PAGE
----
The other day someone mentioned a new service, Traffic Geyser, that claimed top results in Google through online video distribution.
The software itself is pretty basic – it basically provides an interface that allows you to upload a video file, add data that will be passed on to the video sharing site, and then submit the file to a number of video sharing sites. It isn’t fundamentally different than a list of links to major video sharing sites except you save time by only uploading the video once (whether that is worth $100 per month is questionable in my mind).
The concept is not really that radical actually. SEO software (like Web Position Gold) does the same thing with Web sites and Web search engines, and more recently I’ve seen a number of services that aggregate links and pass data to social bookmark sites like Social Poster.
Traffic Geyser simply saves you a bit of time adding video to video sharing sites, and if I were in the online video business I might even consider buying their software – if it were $20 for a lifetime license (as opposed to the ridiculous price tag of $100 per month).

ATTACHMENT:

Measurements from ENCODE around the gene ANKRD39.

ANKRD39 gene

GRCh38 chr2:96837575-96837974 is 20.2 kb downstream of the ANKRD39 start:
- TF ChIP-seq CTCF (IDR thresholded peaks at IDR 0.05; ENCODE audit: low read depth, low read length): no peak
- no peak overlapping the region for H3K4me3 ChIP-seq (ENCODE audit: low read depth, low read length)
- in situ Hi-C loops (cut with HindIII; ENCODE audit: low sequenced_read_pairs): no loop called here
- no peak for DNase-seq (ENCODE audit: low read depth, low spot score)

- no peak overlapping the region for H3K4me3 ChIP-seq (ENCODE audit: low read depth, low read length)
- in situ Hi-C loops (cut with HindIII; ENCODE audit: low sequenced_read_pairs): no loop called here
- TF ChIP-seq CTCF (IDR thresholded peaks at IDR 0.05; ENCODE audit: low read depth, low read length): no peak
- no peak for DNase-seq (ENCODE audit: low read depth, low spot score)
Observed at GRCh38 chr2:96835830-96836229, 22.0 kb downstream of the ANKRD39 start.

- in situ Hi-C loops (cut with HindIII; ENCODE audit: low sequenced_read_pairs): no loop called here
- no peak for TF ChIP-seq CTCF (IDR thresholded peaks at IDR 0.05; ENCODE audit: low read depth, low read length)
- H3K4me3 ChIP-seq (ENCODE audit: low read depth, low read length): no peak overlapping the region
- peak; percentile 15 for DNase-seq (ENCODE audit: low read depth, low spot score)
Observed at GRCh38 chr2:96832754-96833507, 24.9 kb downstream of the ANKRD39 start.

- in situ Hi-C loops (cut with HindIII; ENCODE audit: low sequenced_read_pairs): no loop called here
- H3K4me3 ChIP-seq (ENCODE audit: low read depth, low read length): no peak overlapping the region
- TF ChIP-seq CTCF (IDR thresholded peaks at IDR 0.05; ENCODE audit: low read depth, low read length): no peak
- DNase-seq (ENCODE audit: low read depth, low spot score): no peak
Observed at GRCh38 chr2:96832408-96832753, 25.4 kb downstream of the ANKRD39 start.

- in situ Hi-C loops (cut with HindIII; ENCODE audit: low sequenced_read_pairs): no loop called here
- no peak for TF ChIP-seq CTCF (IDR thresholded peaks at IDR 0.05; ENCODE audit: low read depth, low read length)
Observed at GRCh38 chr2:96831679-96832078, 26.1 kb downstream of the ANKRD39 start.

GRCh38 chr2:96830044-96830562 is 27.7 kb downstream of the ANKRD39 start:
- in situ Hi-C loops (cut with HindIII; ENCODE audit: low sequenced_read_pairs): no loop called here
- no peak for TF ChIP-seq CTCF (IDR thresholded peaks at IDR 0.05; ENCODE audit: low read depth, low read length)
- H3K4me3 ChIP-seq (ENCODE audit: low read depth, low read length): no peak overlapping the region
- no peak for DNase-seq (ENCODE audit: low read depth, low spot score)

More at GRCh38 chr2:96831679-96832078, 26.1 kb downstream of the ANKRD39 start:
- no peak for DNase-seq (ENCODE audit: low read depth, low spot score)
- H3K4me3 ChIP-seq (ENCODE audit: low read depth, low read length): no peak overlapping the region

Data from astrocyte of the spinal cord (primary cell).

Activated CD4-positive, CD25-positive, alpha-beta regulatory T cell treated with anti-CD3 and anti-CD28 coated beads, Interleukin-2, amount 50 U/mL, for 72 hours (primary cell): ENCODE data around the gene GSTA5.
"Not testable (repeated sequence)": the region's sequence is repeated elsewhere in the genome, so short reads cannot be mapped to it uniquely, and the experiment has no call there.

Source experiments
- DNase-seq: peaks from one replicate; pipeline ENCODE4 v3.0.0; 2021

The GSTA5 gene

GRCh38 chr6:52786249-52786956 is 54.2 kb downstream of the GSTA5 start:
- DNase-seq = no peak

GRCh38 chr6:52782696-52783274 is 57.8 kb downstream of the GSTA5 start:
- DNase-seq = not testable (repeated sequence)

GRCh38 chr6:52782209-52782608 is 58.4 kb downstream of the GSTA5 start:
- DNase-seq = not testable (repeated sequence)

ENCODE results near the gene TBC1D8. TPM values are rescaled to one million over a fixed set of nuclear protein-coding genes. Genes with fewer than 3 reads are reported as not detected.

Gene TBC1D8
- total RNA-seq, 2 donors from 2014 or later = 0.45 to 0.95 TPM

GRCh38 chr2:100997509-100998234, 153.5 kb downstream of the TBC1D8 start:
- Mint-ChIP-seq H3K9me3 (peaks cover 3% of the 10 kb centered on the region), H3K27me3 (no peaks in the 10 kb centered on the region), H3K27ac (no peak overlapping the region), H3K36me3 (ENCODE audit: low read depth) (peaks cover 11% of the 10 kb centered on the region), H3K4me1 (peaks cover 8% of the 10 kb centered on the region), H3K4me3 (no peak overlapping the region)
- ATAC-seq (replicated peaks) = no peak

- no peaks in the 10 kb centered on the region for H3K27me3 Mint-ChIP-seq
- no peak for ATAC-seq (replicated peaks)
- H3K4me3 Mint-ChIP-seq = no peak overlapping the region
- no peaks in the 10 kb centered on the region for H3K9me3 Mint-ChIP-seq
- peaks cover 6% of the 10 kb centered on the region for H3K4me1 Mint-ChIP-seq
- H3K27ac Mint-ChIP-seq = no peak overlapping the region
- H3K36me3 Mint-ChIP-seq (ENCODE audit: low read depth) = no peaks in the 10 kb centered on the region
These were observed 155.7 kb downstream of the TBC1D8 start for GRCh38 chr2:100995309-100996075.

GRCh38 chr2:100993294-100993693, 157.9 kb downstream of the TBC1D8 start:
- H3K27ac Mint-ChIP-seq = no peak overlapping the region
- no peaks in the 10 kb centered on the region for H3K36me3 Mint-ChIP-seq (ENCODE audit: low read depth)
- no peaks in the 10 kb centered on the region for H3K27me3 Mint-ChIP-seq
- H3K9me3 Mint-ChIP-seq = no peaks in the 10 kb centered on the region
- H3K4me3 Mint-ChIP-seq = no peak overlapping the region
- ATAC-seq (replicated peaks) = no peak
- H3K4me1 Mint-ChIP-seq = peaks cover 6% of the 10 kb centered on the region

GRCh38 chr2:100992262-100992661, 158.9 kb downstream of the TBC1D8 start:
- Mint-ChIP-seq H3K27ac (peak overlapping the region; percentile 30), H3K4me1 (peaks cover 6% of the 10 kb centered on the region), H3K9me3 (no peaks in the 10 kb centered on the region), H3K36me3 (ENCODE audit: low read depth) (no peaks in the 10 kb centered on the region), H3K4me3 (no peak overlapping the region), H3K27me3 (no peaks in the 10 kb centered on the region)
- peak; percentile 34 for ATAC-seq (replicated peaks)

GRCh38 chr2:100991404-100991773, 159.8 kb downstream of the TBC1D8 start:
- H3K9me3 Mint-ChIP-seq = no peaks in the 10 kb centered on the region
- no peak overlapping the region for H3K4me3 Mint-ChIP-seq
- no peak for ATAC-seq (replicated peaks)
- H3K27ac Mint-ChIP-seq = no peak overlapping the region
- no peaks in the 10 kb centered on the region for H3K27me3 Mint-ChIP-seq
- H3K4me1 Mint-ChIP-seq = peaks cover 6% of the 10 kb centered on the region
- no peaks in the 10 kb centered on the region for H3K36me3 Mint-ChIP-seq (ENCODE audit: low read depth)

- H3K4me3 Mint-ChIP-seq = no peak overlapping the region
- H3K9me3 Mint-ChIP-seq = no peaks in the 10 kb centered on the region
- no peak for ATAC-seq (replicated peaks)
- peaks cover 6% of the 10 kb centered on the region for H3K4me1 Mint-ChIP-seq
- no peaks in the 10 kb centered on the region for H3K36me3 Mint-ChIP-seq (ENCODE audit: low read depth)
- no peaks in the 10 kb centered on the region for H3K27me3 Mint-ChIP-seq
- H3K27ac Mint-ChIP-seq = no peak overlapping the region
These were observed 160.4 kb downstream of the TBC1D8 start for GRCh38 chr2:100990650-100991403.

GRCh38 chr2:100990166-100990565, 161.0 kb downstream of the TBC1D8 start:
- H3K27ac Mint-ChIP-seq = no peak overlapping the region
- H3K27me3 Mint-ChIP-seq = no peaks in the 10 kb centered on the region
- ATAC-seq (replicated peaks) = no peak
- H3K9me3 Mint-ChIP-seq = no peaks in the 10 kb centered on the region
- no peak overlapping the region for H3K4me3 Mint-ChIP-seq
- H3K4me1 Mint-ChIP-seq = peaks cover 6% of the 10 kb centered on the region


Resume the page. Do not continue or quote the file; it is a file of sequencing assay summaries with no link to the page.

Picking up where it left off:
What I found to be a bit snake-oilish was the claim on their Web site that “Pay Per Click isn’t the answer.” They show a few case studies where high performing videos rank #1 in Google for targeted keywords.
In my experience I haven’t seen a lot of online businesses make a living out of selling high results in Google and proclaiming that customers didn’t need to purchase Google ads. In fact, that is tantamount to writing an e-mail to Google asking them to blacklist you.
That being said, a few things I want to address here.
1. Videos can perform well in search – if they have backlinks
Traffic Geyser is not lying when they say that pages in video sharing sites can perform well in Google’s organic search. Video sharing sites like YouTube and Google Video are going to be interwoven with domains that have a lot of PageRank to pass around. In fact, if you run a query for “PRWeb in Plain English” in Google you will see that the YouTube results rank #1 and #2.
Now here is the catch – the high performance of these videos is primarily the result of the links pointing to the URL hosting the videos. We launched these videos as part of a broader marketing campaign that involved distribution of PRWeb press releases with the embedded video and posting of the video to a number of blogs.
Over time, the links pointing to the video page made that page a good candidate for a top result in Google. That is something that Traffic Geyser neglects to tell you however – that you can put your content out there, but someone has to care enough to link to it if you want long term results, which leads me to my next point.